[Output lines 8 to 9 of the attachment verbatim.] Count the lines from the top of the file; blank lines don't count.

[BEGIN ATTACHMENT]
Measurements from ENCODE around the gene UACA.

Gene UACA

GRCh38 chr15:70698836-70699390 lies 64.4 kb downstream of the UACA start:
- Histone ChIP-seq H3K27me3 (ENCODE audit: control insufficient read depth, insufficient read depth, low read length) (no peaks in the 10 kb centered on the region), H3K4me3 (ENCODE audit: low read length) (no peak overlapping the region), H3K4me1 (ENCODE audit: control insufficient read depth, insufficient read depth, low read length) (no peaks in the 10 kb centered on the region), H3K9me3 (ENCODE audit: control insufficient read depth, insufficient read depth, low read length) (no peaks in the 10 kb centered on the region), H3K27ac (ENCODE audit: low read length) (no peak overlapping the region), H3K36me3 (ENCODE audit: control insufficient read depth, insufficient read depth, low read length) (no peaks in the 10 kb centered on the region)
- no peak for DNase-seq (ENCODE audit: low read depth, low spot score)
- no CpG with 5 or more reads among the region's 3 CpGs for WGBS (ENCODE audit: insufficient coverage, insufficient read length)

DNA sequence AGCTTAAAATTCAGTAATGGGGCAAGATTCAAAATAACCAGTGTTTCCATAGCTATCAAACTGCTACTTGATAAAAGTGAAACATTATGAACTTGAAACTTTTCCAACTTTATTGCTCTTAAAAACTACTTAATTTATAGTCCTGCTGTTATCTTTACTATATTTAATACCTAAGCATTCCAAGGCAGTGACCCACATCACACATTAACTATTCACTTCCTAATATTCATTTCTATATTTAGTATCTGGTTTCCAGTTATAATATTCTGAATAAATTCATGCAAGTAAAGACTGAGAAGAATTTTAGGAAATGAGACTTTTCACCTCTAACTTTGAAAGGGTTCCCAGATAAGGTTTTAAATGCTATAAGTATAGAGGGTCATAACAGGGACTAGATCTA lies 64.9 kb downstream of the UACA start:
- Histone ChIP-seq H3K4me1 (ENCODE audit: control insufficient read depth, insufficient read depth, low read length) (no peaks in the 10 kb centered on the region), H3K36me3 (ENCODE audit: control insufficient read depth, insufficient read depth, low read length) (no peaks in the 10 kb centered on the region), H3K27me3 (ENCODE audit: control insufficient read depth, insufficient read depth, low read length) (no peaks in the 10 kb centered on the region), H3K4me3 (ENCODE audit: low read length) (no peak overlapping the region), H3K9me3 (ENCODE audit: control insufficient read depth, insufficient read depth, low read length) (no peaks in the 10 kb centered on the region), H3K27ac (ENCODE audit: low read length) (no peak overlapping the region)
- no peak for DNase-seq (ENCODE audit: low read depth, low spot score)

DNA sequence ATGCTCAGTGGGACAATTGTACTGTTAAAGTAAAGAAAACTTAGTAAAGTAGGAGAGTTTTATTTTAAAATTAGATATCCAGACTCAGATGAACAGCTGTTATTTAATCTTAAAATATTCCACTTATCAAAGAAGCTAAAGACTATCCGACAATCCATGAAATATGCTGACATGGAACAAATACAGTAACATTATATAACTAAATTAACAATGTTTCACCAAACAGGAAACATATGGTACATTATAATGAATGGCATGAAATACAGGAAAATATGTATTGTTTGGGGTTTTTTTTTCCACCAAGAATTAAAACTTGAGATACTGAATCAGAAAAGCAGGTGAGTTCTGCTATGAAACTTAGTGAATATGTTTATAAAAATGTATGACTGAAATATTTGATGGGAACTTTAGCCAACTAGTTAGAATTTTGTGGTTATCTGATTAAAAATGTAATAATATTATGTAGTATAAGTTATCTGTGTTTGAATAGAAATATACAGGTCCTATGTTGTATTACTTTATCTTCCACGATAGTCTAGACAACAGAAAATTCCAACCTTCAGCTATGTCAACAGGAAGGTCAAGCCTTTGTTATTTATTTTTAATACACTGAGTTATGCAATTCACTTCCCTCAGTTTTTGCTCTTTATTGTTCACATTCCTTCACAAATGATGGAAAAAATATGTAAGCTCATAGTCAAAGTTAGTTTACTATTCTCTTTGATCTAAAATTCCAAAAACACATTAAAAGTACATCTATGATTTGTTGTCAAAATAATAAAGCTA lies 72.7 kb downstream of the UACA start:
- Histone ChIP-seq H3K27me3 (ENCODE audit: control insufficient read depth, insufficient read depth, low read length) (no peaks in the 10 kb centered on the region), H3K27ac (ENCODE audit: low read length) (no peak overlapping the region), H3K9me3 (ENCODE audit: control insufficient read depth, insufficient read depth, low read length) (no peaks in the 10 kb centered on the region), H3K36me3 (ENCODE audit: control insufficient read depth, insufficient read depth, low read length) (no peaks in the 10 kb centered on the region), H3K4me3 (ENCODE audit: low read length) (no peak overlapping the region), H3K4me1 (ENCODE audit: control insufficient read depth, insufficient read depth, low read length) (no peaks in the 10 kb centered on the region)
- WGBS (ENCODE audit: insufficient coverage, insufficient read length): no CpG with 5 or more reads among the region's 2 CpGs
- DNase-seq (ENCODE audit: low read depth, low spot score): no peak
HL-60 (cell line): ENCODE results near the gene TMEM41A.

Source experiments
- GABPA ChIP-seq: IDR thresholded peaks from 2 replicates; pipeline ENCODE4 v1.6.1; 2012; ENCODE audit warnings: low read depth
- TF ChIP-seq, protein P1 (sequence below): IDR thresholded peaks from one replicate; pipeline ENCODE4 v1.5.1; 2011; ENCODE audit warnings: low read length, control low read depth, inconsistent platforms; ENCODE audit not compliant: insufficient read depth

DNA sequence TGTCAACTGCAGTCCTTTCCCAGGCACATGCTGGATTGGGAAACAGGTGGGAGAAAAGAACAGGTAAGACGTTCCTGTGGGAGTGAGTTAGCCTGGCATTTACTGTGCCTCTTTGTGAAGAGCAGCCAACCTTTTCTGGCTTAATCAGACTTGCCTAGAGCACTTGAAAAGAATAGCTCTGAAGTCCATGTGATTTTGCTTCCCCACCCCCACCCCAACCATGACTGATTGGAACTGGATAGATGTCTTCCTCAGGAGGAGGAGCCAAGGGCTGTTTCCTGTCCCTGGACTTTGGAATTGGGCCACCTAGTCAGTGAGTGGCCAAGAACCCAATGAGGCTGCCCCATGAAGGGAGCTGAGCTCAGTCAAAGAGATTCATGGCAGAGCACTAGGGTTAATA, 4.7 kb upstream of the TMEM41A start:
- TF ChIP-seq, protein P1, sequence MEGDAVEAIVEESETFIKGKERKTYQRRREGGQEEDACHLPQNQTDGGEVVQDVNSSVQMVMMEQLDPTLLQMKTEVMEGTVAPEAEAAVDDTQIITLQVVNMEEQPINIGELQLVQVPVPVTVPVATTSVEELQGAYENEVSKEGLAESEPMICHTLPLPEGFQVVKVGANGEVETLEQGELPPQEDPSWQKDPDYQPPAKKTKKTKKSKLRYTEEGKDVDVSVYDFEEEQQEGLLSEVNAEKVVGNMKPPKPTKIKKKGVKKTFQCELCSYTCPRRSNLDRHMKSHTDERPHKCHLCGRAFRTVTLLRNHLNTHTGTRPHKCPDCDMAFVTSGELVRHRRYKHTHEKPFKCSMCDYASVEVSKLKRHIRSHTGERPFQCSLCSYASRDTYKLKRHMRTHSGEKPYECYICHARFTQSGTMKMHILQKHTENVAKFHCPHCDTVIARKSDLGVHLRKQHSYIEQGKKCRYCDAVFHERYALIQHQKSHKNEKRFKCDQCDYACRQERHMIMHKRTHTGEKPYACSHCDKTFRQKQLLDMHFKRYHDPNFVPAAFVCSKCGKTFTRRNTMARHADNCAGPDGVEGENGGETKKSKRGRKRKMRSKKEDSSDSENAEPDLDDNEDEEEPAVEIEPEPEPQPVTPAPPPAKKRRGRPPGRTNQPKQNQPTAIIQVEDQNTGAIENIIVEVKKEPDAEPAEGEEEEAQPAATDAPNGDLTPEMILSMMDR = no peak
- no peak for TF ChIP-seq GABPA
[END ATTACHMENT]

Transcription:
- Histone ChIP-seq H3K4me1 (ENCODE audit: control insufficient read depth, insufficient read depth, low read length) (no peaks in the 10 kb centered on the region), H3K36me3 (ENCODE audit: control insufficient read depth, insufficient read depth, low read length) (no peaks in the 10 kb centered on the region), H3K27me3 (ENCODE audit: control insufficient read depth, insufficient read depth, low read length) (no peaks in the 10 kb centered on the region), H3K4me3 (ENCODE audit: low read length) (no peak overlapping the region), H3K9me3 (ENCODE audit: control insufficient read depth, insufficient read depth, low read length) (no peaks in the 10 kb centered on the region), H3K27ac (ENCODE audit: low read length) (no peak overlapping the region)
- no peak for DNase-seq (ENCODE audit: low read depth, low spot score)